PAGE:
How Shocking Will Others Find Lady Gaga?
In case you missed it, the cameras were rolling at the 24th APS Annual Convention in Chicago, Illinois, USA. Troy Campbell from Duke University presents his research “How Shocking Will Others Find Lady Gaga? Desensitization Via Repetition Biases Predictions.” The more experience you have, the wiser you are, right? Troy Campbell and colleagues at Duke University, the University of Michigan, and the University of Chicago found the opposite was true. Repeated exposure to jokes, pictures of Lady Gaga, sports photography, art, and a painful noise can actually make people worse at predicting how other people would experience the content.
The Goal of Creativity
In case you missed it, the cameras were rolling at the 24th APS Annual Convention. Marieke Roskes, University of Amsterdam, presented her research on overcoming the cognitive costs of creativity. If you struggle with creativity and feel exhausted after a creative task, then psychological scientists have good news for you. People who strive for success and positive outcomes (approach motivation) are often more creative than those who strive to avoid failure or negative outcomes (avoidance motivation). But individuals who are motivated by avoiding failure can be as creative as those who are striving for success if they need creativity to achieve their goal.
A More Inclusive Look at Singleness
Past research has found that single individuals are perceived more negatively than couples. However, in previous research on this topic, study participants have always rated targets who were presumably heterosexual because the target’s sexual orientation was not explicitly mentioned. In a recent study, APS Student Caucus Rise Award winner Gal Slonim and colleagues manipulated the sexual orientation of the targets to better understand whether the stigma associated with being single affects both heterosexual and homosexual targets in a similar manner.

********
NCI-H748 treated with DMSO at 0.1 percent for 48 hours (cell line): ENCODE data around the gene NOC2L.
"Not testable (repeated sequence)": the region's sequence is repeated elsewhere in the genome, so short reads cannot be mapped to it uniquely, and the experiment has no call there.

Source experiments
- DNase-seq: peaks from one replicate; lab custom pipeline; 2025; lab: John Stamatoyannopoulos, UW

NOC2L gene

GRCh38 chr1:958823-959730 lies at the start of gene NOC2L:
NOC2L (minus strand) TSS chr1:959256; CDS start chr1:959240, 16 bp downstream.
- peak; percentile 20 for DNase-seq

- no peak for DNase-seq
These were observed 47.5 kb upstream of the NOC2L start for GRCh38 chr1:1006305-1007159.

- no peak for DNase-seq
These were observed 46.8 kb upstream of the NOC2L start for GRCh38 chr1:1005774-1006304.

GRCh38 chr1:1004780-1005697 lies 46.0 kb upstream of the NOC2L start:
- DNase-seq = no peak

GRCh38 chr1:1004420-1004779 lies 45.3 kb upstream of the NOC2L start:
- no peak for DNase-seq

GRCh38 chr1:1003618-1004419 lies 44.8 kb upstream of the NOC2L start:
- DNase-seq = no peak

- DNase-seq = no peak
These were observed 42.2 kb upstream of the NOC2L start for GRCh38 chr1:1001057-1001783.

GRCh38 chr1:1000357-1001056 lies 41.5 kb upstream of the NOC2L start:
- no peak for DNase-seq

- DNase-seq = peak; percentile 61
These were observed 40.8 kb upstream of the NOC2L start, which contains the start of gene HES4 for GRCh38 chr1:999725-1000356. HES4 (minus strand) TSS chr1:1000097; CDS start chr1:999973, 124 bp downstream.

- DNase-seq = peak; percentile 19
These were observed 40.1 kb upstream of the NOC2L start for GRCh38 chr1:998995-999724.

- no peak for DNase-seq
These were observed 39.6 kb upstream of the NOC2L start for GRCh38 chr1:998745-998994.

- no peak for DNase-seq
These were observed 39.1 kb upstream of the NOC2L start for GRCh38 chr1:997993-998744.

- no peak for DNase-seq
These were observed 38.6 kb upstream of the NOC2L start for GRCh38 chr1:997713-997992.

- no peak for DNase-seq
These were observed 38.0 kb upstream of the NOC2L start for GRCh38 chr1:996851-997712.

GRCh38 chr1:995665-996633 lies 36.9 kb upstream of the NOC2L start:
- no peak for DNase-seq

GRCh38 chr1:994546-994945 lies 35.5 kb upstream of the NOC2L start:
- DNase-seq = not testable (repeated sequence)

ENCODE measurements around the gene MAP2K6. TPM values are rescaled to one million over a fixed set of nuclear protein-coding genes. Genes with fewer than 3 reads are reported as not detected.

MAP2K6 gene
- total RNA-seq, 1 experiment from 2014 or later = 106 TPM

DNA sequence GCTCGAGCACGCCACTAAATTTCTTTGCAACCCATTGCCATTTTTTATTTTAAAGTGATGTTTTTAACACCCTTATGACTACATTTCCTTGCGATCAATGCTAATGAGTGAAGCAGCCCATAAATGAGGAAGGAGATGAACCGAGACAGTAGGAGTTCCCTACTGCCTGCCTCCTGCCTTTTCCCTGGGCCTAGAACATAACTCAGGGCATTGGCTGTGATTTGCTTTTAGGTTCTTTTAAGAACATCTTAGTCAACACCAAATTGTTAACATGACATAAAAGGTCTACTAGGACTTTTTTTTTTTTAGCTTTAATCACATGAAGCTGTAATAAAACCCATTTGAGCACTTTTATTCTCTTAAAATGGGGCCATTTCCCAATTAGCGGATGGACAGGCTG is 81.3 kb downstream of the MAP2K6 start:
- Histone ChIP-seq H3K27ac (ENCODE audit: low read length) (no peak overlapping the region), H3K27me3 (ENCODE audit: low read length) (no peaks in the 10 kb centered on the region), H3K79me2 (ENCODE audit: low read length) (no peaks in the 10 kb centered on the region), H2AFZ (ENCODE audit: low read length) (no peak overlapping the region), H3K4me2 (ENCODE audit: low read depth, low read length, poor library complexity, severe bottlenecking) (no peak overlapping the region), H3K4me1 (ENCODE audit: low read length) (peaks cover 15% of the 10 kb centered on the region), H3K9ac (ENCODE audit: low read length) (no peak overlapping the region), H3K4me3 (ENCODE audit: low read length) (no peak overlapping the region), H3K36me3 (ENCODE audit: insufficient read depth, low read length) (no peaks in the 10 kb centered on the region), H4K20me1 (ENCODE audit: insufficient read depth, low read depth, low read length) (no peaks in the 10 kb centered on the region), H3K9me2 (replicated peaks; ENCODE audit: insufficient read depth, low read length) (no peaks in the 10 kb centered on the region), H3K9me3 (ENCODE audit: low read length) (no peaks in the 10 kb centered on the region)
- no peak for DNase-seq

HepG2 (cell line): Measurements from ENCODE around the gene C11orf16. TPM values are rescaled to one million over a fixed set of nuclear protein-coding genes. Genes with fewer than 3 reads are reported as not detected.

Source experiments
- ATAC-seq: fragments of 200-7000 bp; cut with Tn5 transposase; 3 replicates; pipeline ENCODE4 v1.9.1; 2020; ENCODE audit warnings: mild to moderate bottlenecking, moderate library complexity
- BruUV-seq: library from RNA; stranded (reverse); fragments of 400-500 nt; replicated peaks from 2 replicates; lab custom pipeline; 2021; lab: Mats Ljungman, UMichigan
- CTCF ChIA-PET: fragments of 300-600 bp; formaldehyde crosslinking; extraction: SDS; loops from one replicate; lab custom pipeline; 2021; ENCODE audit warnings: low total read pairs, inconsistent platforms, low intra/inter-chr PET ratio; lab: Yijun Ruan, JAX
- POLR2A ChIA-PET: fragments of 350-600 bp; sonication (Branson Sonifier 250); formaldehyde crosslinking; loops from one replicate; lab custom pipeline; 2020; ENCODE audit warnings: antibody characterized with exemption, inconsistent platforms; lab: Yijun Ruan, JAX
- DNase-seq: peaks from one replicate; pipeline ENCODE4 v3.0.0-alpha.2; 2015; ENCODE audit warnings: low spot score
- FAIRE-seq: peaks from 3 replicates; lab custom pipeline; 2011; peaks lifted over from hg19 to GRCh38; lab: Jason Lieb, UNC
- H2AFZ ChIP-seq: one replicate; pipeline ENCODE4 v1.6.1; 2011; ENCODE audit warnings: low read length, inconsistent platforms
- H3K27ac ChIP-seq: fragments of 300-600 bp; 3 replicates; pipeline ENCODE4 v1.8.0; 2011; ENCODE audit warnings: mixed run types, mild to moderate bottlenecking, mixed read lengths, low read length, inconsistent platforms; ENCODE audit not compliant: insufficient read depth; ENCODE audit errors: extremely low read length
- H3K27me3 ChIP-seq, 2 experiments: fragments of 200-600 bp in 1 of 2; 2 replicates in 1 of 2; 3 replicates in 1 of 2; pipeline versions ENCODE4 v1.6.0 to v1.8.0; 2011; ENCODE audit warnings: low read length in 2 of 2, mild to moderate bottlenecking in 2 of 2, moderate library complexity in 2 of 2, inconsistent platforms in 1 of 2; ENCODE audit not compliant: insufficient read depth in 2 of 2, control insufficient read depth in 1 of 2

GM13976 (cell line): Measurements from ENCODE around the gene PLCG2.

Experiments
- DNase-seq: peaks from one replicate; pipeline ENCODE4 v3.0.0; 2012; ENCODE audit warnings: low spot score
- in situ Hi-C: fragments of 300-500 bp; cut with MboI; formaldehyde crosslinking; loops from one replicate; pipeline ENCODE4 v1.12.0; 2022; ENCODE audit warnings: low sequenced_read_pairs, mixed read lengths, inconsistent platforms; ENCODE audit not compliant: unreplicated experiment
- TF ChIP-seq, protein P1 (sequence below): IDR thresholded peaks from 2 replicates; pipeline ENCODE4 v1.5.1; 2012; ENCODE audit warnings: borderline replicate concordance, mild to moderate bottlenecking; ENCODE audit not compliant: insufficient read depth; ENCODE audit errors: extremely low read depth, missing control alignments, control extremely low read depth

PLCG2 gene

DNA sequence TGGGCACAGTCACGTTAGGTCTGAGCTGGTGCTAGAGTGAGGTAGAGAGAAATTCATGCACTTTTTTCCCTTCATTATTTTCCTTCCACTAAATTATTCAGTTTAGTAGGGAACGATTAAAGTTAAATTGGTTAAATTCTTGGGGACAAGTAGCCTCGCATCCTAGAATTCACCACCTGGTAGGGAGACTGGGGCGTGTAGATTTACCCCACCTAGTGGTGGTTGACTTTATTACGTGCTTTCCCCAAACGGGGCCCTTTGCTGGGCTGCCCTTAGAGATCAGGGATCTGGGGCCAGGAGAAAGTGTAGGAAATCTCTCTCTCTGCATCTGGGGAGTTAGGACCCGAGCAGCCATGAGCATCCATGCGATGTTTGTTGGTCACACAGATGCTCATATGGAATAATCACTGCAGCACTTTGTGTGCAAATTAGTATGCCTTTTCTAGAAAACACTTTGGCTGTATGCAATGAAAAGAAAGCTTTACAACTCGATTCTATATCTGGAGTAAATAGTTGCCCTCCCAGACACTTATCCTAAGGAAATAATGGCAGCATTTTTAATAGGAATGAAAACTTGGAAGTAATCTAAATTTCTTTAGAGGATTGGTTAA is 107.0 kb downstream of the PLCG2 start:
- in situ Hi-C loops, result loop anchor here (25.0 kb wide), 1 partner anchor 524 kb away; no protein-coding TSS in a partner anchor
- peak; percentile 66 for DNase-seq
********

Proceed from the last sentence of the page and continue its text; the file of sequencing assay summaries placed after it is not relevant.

Sweet Revenge: Gustatory Experience and Vengeful Action
In case you missed it the cameras were rolling! Jens H. Hellmann from University of Münster, Germany presented his research at the APS 24th Annual Convention in Chicago, Illinois, USA in English and German. English German: The present experiment examined whether "revenge tastes sweet": We found that the evaluation of a vengeful act was more positive when participants had a sweet (vs. neutral) taste in their mouths. Furthermore, this relatively more positive evaluation did not emerge when the motive for the evaluated action was not revenge. Jens H. Hellmann University of Münster, Germany Deborah F. Thoben Helmut-Schmidt-University Hamburg, Germany
New Opportunities Using Social Media in Teaching and Research
The goal of our poster was to encourage instructors to venture into the world of social media in both their teaching and research activities. Mentioning the use of social media in the classroom raises the specter of “friending” students, and we want to make sure that instructors know about the many other (more appropriate) opportunities. Why should we do this at all? Using social media provides the advantages of meeting students on familiar ground (not stuffy, artificial e-class discussion boards), preparing them for the workplace (most jobs and job searches now involve social media), and allowing us to model good reputation management skills, information competency, and critical thinking.
How Students and Teachers Relate
How a teacher relates to his or her students has tremendous influence on a student’s learning experience. So Matthew G. Mandelbaum of Fordham University and PsySoEd Dynamics, LLC asked childhood and early-childhood educators about the approaches they use in their classrooms to solve problems and maintain motivation. He asked whether they would develop a new curriculum in an adventurous or a structured style, if they typically seek to develop deep relationships with students (relational approach), and if they pursued professional development opportunities (mastery). In general, he found that teachers who were adventurous were also more relational.